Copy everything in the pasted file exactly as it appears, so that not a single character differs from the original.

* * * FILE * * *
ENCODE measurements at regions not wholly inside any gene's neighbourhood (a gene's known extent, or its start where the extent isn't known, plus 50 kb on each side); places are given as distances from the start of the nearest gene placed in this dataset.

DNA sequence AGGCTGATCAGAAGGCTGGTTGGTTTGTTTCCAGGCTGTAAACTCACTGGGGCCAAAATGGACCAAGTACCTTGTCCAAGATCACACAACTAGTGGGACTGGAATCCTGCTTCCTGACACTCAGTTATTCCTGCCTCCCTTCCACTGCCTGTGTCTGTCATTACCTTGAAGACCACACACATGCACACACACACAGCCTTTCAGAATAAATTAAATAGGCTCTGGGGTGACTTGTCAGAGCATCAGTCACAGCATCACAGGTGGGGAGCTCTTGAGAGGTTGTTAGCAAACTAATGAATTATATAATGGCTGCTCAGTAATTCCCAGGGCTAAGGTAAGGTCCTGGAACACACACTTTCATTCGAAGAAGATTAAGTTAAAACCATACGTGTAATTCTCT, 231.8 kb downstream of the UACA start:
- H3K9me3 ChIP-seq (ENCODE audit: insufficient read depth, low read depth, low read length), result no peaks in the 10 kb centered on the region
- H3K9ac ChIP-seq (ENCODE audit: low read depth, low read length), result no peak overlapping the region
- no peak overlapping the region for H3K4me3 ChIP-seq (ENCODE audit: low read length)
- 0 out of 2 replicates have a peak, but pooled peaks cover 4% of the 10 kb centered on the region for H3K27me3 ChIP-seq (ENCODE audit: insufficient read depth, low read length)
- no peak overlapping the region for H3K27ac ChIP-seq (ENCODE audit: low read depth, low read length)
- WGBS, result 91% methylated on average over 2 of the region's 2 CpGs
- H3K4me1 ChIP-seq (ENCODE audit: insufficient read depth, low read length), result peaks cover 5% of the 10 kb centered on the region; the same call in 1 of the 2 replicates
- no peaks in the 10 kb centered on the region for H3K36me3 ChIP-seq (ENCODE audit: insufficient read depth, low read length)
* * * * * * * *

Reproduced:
ENCODE measurements at regions not wholly inside any gene's neighbourhood (a gene's known extent, or its start where the extent isn't known, plus 50 kb on each side); places are given as distances from the start of the nearest gene placed in this dataset.

DNA sequence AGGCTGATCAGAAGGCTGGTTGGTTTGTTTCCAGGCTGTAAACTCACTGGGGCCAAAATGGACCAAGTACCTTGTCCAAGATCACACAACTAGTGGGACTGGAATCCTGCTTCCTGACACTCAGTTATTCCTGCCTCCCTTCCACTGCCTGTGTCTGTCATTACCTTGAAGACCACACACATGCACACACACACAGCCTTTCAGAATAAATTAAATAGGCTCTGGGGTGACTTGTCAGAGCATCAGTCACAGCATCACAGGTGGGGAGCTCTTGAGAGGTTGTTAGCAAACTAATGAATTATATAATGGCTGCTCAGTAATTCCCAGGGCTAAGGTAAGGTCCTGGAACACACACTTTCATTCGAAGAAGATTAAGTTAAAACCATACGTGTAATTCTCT, 231.8 kb downstream of the UACA start:
- H3K9me3 ChIP-seq (ENCODE audit: insufficient read depth, low read depth, low read length), result no peaks in the 10 kb centered on the region
- H3K9ac ChIP-seq (ENCODE audit: low read depth, low read length), result no peak overlapping the region
- no peak overlapping the region for H3K4me3 ChIP-seq (ENCODE audit: low read length)
- 0 out of 2 replicates have a peak, but pooled peaks cover 4% of the 10 kb centered on the region for H3K27me3 ChIP-seq (ENCODE audit: insufficient read depth, low read length)
- no peak overlapping the region for H3K27ac ChIP-seq (ENCODE audit: low read depth, low read length)
- WGBS, result 91% methylated on average over 2 of the region's 2 CpGs
- H3K4me1 ChIP-seq (ENCODE audit: insufficient read depth, low read length), result peaks cover 5% of the 10 kb centered on the region; the same call in 1 of the 2 replicates
- no peaks in the 10 kb centered on the region for H3K36me3 ChIP-seq (ENCODE audit: insufficient read depth, low read length)